The Student News Site of Stony Brook University

The Statesman

72° Stony Brook, NY
The Student News Site of Stony Brook University

The Statesman

The Student News Site of Stony Brook University

The Statesman

Newsletter

The Art of the Nude Model

Growing up, most of us are taught that nudity is inherently bad; that it is completely and absolutely taboo.

Allison Conley, however, believes no such thing.

Conley, a senior at Stony Brook University majoring in digital arts, has been working as a nude model since the summer of 2008, and sees no problem with taking off her clothes.

“I mean, the first 10 minutes I ever did it was a little bit strange,” Conley said as she began to describe her modeling experience. “But, after that it’s not, it’s not weird at all.”

Conley began posing nude for art classes in an attempt to improve her own art skills and become more involved within the art community.  She said that if she were to see how it felt to pose nude and to come up with creative poses, she would be able to better-render the human figure.

According to Conley, who uses figures in her work to bring in emotions, the use of the human figure in a piece of art gives viewers something to relate to; something to identify with.

Jamie Macaulay, a graduate student in Stony Brook’s Master’s in fine arts program, agrees.

“If somebody shivers, or they blush, we understand the meaning of that in a way that’s different than understanding sort of the behavior of an animal,” Macaulay said.

Macaulay, who teaches Foundations of Drawing at Stony Brook, teaches his class to draw the human form at the conclusion of the semester because of its complexity.

He says there is a difference between what his students see in pop culture and what they draw in his class.

This then begs the question, “Where is the line between nude art and exploitation of the body?”

There must be a reason why we consider Picasso’s “Blue Nude,” a portrait of a woman’s back, to be art, while photos of Megan Fox is not used as an example in art classes.

“It has to do with the difference between the nude and the naked,” Macaulay said.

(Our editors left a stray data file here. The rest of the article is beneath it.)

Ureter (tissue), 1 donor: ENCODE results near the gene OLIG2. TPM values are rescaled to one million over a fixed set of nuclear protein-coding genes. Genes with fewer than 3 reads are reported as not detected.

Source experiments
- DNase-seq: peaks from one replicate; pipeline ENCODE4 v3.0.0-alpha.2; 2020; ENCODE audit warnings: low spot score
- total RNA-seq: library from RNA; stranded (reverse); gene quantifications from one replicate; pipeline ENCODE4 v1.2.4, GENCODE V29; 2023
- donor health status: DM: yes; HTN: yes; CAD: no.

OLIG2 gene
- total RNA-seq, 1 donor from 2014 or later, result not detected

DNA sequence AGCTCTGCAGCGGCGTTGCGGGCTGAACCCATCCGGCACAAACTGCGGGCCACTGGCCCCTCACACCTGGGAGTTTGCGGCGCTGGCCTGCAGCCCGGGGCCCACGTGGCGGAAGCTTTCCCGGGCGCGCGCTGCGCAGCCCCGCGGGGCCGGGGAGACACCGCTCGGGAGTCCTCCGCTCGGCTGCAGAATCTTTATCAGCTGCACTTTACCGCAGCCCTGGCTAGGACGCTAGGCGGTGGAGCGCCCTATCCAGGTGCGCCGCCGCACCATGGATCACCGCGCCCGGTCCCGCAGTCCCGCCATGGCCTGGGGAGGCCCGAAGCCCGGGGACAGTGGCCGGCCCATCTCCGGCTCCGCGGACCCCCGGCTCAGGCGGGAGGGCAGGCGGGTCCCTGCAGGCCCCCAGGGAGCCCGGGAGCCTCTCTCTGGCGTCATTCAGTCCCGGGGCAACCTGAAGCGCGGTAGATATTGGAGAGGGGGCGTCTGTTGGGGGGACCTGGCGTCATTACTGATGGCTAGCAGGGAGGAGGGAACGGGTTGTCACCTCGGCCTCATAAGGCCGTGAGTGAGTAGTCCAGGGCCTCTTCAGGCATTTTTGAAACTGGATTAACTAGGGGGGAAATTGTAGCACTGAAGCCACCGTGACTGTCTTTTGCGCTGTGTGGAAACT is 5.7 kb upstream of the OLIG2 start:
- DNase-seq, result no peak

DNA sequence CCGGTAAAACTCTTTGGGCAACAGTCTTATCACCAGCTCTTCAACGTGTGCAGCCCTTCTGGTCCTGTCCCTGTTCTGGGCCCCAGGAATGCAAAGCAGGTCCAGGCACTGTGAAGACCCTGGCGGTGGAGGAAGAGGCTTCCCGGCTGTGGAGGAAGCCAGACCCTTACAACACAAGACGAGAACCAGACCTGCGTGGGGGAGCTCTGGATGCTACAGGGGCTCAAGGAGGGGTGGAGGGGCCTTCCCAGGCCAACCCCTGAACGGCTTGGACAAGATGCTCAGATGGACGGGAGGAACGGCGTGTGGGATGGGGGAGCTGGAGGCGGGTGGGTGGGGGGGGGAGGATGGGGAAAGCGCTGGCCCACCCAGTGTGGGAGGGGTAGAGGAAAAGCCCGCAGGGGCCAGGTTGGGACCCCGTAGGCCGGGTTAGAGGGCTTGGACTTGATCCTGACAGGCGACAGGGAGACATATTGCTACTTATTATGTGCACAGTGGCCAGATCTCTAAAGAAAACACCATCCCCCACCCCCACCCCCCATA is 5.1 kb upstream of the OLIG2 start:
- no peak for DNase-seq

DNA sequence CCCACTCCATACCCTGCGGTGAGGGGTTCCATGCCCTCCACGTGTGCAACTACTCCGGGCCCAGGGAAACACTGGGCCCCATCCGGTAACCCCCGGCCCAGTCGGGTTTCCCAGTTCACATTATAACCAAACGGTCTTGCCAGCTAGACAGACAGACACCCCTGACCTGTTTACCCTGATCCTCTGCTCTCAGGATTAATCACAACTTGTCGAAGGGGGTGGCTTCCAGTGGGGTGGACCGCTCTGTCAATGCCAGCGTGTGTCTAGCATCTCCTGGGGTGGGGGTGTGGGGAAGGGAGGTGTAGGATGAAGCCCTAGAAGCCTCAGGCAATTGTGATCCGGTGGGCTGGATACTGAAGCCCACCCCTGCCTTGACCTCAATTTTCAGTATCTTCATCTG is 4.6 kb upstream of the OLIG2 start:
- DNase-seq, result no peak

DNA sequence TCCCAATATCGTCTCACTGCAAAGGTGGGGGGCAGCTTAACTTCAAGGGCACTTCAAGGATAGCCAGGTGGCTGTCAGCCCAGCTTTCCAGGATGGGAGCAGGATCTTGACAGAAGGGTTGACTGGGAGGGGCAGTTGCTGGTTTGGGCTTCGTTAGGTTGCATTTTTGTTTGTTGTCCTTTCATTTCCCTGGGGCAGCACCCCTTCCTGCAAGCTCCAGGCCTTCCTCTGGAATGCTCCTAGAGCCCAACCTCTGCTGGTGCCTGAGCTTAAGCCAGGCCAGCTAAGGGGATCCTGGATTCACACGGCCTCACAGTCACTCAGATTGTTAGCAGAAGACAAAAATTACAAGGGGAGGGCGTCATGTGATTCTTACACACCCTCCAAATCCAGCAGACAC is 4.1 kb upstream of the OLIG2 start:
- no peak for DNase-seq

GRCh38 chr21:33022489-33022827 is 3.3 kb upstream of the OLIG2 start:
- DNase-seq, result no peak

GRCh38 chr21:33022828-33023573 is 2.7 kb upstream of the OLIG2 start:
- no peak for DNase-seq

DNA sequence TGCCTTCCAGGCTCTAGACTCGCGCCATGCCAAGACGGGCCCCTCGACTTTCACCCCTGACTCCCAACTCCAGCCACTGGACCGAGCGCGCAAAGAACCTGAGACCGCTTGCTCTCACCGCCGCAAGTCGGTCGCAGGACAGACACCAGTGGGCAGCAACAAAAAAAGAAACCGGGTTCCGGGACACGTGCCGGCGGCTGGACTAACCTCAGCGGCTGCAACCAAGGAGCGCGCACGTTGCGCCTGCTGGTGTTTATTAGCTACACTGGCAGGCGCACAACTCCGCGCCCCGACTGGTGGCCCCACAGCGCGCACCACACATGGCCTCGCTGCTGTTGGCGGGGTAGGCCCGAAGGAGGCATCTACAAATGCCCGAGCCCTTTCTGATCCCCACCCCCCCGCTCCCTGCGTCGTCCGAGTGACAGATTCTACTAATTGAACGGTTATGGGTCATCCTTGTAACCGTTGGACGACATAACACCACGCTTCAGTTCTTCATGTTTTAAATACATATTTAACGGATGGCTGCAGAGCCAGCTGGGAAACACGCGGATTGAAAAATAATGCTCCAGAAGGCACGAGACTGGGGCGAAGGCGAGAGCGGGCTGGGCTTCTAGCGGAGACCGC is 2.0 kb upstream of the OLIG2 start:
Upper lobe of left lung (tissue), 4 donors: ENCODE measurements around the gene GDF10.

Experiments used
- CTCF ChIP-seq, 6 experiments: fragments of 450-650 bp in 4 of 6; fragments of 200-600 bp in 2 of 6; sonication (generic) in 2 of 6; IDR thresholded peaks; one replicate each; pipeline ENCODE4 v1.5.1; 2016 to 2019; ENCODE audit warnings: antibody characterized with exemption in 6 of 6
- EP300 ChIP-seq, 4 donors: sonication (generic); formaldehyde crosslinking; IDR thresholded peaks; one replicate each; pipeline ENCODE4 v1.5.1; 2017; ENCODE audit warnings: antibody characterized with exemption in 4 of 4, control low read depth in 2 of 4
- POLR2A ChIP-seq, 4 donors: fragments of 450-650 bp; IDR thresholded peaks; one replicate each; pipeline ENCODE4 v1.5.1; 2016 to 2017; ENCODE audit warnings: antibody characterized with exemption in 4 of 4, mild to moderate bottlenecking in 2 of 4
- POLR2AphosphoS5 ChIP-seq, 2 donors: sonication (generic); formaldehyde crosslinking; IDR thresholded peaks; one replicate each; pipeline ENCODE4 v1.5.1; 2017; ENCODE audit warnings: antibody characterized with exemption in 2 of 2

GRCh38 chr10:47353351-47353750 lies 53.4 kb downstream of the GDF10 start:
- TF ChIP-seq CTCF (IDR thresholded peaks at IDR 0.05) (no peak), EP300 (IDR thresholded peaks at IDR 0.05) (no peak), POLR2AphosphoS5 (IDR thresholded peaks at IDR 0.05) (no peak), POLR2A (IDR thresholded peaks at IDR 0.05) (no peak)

According to Macaulay, the “nude” is simply a representation of the male or female figure, while  the “naked” is “kind of stripped down and being laid bare and exposed.”

“Nudes within art history are often the projection of the ideal nude, which is bound up then with somebody anonymous,” Macaulay said.

Anya Skylarova, a freshman double majoring in studio art and business at Stony Brook, shares Macaulay’s opinion, and said that, “Nude art can evoke a sensual feeling, however, it’s more an appreciation of the human body.”

But not all artists feel  as comfortable.

“You can tell when they’re a little bit new because, when you take off your robe, they won’t talk to you, it’s like a wall goes up,” Conley said.

Sophia Dang, a fourth-year Stony Brook student double majoring in studio art and art history, said she felt that way when she first started taking art classes.

“When I first started, I didn’t know where to look,” Dang said.

But as time progressed, Dang became increasingly comfortable and began to view the human form as simply a group of shapes with differing highlights and tonal values.

Dang said that she no longer feels like she should look away from the nude model standing in front of her, because she no longer focuses on the body as a body. She sees the body as more of an art piece.

“I think the more you do it, the more desensitized you get, and it’s not even about the body anymore,” Dang said.

Though Dang said that she has been desensitized, Macaulay disagrees.

“Drawing from a model, any kind, is always very deeply sensual, but it’s not necessarily erotic,” Macaulay said.

Conley said that an erotic vibe is not necessarily the defining factor.

According to Conley, the distinction between art and pornography is based on the intent of both the artist and the viewer.

“Even if it’s obscene, you can always have a poetry or beauty about something.  Art doesn’t always have to be pretty,” Conley said.

Conley said that depictions of the nude can each be interpreted in whichever way their viewers believe them to be.  She said that if children are taught that they do not need to be ashamed of their bodies, they will not look at a naked person as a wholly sexual being.

“I think it’s peoples’ own, if they find it erotic, it’s their own perversions,” Conley said.

Leave a Comment
Donate to The Statesman

Your donation will support the student journalists of Stony Brook University. Your contribution will allow us to purchase equipment and cover our annual website hosting costs.

More to Discover
Donate to The Statesman

Comments (0)

All The Statesman Picks Reader Picks Sort: Newest

Your email address will not be published. Required fields are marked *